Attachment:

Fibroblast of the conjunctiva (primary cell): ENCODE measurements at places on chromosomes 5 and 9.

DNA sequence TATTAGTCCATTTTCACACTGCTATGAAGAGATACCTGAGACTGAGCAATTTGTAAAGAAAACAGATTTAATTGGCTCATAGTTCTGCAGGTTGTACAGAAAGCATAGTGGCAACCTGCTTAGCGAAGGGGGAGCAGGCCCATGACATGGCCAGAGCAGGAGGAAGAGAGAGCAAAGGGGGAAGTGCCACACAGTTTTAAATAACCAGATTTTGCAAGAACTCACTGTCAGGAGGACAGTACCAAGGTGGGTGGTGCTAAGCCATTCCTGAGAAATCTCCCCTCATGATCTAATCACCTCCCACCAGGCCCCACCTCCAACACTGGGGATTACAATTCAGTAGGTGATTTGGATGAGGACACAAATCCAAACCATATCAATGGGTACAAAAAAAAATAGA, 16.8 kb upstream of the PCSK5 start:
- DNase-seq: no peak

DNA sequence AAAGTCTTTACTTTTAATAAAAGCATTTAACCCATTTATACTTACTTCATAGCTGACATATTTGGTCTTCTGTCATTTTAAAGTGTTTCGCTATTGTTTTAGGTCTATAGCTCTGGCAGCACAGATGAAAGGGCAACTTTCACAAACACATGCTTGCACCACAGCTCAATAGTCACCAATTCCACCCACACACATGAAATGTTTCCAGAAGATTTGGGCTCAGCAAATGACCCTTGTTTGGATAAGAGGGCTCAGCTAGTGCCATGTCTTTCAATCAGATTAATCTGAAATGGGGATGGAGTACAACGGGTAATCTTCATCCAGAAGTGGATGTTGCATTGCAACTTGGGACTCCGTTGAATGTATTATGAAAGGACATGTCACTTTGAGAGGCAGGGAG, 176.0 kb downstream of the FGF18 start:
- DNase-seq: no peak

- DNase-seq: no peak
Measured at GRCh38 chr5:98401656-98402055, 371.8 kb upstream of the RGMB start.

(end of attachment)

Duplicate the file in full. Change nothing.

Fibroblast of the conjunctiva (primary cell): ENCODE measurements at places on chromosomes 5 and 9.

DNA sequence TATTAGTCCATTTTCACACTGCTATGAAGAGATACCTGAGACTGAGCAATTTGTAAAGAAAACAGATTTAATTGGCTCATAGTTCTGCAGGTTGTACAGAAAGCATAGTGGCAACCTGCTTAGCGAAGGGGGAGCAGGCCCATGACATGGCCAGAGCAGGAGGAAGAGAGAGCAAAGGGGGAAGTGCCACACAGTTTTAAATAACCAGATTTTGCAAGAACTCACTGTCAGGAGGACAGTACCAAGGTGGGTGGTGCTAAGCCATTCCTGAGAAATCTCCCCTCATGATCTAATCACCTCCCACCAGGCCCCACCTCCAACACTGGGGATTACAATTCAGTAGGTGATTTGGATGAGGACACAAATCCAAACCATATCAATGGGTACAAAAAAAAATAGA, 16.8 kb upstream of the PCSK5 start:
- DNase-seq: no peak

DNA sequence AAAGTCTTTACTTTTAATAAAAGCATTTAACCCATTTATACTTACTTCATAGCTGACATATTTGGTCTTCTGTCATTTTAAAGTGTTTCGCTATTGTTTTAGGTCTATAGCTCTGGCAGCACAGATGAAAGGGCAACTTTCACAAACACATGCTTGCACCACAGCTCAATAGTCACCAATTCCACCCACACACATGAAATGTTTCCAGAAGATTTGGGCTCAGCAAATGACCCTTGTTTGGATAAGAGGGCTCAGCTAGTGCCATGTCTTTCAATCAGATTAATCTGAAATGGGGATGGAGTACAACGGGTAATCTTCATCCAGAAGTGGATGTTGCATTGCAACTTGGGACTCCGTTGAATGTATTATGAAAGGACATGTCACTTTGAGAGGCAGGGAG, 176.0 kb downstream of the FGF18 start:
- DNase-seq: no peak

- DNase-seq: no peak
Measured at GRCh38 chr5:98401656-98402055, 371.8 kb upstream of the RGMB start.